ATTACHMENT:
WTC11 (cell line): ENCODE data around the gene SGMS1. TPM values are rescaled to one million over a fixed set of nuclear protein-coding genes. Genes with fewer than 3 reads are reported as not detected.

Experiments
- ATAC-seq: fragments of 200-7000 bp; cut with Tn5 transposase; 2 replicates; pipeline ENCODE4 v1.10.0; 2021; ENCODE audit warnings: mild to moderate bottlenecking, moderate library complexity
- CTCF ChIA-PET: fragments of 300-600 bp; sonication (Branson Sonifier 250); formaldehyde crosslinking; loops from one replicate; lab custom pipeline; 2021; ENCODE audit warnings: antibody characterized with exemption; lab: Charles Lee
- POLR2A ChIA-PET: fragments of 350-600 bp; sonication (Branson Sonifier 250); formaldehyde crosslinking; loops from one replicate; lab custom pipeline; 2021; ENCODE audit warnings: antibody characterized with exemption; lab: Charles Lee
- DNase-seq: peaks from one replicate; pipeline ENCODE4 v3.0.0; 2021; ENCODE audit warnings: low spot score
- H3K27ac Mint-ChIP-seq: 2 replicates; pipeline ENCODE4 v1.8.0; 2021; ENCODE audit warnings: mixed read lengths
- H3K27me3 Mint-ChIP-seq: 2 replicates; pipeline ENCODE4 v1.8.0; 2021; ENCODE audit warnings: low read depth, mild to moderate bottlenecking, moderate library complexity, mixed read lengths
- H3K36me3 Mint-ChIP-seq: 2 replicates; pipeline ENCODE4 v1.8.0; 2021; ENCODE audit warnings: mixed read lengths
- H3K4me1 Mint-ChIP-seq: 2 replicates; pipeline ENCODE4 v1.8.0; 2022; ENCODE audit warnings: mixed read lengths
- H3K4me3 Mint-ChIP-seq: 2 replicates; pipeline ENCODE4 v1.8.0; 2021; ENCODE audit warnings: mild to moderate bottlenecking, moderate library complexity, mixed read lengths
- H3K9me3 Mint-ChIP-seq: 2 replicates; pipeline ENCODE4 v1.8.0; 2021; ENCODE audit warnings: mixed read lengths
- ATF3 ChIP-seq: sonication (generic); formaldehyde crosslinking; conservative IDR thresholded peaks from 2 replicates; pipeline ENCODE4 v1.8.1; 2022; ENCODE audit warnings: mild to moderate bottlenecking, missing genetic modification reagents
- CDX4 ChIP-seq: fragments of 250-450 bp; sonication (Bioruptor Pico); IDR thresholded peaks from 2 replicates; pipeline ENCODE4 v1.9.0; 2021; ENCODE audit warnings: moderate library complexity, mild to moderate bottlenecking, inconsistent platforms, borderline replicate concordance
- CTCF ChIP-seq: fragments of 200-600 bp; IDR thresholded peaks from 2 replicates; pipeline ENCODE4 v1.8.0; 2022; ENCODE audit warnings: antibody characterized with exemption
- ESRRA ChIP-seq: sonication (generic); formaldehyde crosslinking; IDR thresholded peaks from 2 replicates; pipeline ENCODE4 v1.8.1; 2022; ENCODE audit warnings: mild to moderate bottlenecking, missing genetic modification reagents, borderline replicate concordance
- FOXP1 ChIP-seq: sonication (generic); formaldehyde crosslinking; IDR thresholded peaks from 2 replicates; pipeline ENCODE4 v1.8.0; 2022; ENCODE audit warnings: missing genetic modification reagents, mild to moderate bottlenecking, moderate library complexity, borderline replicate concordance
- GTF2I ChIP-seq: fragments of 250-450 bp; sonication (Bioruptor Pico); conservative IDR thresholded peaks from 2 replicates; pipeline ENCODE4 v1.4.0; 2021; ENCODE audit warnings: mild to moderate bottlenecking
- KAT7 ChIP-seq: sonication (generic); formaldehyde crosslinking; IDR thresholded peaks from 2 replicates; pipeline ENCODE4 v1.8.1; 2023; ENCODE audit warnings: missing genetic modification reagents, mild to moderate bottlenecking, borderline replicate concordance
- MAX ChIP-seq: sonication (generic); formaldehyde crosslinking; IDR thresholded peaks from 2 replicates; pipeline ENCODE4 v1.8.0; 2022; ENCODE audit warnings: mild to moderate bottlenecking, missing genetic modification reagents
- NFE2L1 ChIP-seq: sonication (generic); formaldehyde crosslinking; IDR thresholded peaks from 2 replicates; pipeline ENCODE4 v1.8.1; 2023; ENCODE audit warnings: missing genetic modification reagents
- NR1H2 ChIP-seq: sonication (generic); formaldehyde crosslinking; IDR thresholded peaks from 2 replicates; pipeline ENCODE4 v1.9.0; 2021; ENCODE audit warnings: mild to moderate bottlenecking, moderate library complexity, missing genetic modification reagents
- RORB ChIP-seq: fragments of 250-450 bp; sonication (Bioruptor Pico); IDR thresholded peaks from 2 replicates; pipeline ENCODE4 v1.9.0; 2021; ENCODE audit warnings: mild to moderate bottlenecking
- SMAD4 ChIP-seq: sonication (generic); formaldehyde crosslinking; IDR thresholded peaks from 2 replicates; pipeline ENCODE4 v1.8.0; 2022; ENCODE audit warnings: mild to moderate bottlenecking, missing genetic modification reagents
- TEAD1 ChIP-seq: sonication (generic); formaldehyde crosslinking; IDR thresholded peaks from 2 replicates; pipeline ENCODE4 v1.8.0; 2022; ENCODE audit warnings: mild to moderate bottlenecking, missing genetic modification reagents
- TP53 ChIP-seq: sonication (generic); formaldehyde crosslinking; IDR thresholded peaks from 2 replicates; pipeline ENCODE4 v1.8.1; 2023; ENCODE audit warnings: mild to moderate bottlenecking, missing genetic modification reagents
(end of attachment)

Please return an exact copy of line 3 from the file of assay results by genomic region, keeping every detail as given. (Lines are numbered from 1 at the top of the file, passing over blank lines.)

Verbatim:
- ATAC-seq: fragments of 200-7000 bp; cut with Tn5 transposase; 2 replicates; pipeline ENCODE4 v1.10.0; 2021; ENCODE audit warnings: mild to moderate bottlenecking, moderate library complexity